• Deregulation does not benefit small farmers. Most regulations on land and water use were established to address the big corporate farms that dump animal waste into rivers and streams, or use chemicals indiscriminately. Deregulation simply means more of the larger operations will not be held accountable for their practices.
  • Lack of broadband and the high cost for all internet access in rural Missouri is crippling farmers’ ability to market and deliver information to potential customers. As farmers try to modernize their operations with computerized recordkeeping, access up-to-the-minute market information and localized weather forecasts, lack of broadband puts rural Missourians at a competitive disadvantage.
  • Cuts to inheritance taxes has had little impact on small family farmers but continues to line the pockets of Wall Street billionaires. Most Missouri small farmers have assets of less than the original $5 million limit; raising the limit to $11 million only benefited the extremely wealthy and corporate farmers.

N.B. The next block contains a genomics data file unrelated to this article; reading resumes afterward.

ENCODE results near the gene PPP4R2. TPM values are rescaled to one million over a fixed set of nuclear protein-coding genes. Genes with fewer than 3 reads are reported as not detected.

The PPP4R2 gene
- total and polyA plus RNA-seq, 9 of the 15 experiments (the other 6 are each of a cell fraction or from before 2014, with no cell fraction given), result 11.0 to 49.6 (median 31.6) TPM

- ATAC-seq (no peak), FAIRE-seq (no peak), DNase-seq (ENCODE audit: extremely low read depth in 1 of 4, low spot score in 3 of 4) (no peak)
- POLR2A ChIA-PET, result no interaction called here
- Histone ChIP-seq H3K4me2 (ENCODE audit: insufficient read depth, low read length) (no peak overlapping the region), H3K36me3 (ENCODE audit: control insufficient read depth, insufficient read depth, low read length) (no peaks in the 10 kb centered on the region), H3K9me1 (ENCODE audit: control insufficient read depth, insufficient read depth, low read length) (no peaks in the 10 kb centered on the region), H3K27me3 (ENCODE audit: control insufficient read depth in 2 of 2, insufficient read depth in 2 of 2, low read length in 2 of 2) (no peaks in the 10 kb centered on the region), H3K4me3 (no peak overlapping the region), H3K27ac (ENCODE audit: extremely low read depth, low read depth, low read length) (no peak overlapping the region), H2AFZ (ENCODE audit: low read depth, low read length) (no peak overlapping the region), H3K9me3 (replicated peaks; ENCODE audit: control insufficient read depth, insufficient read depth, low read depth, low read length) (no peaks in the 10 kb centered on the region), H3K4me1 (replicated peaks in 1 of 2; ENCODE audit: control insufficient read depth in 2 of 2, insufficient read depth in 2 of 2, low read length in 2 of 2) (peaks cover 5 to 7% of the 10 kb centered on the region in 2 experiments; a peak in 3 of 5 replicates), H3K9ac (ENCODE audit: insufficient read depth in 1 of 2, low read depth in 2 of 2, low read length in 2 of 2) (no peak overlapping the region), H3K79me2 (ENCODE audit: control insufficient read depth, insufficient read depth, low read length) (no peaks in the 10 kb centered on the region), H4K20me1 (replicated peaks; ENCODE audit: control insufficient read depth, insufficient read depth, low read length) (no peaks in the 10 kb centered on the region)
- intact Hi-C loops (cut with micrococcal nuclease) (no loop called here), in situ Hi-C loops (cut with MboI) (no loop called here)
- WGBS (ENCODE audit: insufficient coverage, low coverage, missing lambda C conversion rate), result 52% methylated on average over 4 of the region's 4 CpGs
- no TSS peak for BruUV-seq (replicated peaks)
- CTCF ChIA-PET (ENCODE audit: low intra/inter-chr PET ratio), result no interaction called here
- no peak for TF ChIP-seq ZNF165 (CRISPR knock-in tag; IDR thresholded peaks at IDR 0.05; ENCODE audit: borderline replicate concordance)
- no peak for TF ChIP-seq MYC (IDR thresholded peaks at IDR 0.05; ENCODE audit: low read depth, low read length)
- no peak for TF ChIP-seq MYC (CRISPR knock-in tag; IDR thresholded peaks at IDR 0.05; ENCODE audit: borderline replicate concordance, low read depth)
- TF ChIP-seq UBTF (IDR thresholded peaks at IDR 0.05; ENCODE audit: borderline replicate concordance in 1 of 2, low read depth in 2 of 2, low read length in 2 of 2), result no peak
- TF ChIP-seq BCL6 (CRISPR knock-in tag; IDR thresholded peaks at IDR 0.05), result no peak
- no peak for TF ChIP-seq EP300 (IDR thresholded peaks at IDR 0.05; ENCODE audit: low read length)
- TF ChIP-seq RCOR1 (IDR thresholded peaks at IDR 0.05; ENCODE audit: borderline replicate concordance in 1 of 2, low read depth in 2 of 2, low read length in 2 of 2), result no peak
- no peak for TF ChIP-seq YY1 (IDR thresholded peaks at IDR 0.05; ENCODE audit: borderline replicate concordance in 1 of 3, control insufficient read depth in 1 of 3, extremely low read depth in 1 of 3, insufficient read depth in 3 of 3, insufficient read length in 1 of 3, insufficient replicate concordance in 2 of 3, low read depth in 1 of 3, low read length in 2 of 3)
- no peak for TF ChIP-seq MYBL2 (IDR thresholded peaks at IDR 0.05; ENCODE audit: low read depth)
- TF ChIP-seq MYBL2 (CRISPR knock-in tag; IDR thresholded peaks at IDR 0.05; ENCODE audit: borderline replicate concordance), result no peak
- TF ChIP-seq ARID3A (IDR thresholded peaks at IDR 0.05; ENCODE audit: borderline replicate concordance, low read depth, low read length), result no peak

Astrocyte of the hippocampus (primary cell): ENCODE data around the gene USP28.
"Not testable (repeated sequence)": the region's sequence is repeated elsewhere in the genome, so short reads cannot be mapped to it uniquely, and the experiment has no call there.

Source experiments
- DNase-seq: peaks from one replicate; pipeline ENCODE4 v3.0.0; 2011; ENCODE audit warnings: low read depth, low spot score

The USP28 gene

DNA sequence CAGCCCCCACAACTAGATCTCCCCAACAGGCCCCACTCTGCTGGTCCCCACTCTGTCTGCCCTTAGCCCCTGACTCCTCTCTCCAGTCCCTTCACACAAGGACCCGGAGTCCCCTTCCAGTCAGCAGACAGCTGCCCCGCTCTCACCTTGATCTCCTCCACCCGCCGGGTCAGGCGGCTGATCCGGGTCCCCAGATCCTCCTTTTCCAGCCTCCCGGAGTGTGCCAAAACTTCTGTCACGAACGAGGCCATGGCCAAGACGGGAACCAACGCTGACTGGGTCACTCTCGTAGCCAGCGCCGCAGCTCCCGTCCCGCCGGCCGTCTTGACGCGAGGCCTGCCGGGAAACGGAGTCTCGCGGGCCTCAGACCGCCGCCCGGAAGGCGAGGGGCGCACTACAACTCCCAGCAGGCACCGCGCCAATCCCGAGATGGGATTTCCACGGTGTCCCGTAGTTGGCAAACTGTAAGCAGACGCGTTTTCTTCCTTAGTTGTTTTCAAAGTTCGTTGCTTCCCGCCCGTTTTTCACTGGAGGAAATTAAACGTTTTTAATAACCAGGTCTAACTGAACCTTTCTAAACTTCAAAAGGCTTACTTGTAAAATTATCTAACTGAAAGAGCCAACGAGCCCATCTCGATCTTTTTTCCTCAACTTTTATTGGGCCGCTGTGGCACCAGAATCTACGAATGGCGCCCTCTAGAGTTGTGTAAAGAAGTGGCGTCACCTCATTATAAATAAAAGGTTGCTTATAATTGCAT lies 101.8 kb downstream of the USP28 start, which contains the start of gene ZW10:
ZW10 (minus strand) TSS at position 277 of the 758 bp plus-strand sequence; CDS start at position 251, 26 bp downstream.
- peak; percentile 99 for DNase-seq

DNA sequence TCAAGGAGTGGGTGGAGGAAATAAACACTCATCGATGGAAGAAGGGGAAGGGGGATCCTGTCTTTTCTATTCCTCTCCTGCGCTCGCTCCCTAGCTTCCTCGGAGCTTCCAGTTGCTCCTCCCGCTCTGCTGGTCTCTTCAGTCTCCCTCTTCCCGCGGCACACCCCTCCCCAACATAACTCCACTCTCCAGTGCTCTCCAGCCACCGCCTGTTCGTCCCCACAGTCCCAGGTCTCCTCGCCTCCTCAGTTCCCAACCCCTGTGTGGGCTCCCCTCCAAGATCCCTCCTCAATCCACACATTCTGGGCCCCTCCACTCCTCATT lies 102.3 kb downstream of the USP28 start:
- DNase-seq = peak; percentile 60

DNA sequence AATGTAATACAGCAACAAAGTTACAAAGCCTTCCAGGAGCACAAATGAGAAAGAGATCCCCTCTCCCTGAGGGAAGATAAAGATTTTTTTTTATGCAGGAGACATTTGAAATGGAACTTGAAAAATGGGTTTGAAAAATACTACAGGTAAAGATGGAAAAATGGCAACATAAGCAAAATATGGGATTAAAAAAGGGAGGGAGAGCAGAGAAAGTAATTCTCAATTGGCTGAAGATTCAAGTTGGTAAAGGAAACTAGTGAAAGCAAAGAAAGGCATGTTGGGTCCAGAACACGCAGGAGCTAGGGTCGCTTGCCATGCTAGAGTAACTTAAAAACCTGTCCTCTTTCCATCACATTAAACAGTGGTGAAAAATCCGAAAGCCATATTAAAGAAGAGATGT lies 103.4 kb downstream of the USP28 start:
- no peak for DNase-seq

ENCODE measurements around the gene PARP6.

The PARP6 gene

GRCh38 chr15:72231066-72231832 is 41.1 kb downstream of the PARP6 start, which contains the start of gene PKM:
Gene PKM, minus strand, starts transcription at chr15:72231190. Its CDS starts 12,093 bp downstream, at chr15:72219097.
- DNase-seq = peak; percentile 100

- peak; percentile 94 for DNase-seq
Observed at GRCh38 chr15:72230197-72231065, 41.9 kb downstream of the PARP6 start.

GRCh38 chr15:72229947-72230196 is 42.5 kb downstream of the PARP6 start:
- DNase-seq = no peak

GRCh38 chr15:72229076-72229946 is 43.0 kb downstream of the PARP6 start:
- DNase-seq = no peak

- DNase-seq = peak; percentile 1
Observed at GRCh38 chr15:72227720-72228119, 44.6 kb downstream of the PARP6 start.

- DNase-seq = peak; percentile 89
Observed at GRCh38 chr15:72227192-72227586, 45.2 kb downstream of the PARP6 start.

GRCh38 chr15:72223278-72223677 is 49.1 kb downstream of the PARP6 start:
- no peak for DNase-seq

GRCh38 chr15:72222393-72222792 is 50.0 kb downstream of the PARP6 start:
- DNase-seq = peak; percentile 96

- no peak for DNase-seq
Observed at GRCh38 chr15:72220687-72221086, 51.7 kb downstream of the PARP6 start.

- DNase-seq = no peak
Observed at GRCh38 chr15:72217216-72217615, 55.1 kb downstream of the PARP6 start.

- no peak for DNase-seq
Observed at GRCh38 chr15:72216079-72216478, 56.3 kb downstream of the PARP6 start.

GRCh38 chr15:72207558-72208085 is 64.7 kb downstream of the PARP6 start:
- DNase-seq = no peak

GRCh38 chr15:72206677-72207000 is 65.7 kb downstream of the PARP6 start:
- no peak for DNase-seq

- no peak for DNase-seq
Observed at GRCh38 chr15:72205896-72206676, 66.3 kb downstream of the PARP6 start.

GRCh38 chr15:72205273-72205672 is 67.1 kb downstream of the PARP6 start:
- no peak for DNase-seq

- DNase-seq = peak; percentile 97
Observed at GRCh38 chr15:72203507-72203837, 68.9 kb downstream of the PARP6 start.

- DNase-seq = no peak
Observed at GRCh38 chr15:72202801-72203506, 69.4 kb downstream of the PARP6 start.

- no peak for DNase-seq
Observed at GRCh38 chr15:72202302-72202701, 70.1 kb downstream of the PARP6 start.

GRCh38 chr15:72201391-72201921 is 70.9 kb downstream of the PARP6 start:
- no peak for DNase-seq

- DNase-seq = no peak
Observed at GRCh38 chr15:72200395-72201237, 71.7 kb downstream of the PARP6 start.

• Tariffs on steel will cause additional price hikes (15 to 30%) for 2.05 million farmers for basic supplies, like barbed wire, fence posts, gates, hay rings, and other equipment.

In addition to these issues, the US Department of Agriculture has proposed a 15-21% cut to vital programs, potentially closing countless local offices that help small farmers and rural residents navigate subsidy and rural development programs. This cut would also affect the Crop Insurance program which helps farms recoup some of their losses during drought or other disasters. The closing of these offices helps only one group: corporate farms.

There are more issues plaguing small family farmers and their rural communities. According to Family Farm Action, the twin problems of corporate agriculture and foreign ownership of US land are destroying rural communities. For instance:

  • Foreign corporations and countries like Saudi Arabia, Brazil and China are buying up hundreds of thousands of acres of American farmland.
  • Just a few companies monopolize control over much of the US food supply.
  • One in four hogs in this country is now owned by China.
  • Five multinational corporations—soon to merge to just three—dominate the market for seeds and fertilizer.